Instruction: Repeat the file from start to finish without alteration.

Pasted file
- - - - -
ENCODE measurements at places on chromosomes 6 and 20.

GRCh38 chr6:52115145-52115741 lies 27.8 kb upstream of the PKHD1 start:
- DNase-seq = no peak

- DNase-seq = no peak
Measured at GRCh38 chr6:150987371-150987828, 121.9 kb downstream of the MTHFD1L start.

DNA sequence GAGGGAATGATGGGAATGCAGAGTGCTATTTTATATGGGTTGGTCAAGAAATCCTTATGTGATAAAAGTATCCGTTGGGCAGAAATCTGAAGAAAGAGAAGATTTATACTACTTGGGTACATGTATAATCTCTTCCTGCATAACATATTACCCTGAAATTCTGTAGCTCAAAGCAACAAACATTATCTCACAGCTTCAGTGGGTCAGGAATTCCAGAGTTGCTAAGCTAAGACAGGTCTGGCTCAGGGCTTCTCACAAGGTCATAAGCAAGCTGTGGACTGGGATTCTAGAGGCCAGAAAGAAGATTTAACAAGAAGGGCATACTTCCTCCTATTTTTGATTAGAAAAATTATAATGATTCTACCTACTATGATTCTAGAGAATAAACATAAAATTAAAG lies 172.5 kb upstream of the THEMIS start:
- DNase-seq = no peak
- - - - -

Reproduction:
ENCODE measurements at places on chromosomes 6 and 20.

GRCh38 chr6:52115145-52115741 lies 27.8 kb upstream of the PKHD1 start:
- DNase-seq = no peak

- DNase-seq = no peak
Measured at GRCh38 chr6:150987371-150987828, 121.9 kb downstream of the MTHFD1L start.

DNA sequence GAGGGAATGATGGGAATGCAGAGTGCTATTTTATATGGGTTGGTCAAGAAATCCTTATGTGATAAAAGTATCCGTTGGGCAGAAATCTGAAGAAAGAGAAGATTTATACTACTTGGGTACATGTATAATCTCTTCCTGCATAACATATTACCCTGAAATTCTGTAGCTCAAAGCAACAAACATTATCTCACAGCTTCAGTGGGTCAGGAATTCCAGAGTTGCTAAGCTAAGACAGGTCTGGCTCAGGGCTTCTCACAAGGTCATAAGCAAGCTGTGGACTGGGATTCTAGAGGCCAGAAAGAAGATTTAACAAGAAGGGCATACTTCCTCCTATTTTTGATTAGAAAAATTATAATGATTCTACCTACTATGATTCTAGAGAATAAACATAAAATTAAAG lies 172.5 kb upstream of the THEMIS start:
- DNase-seq = no peak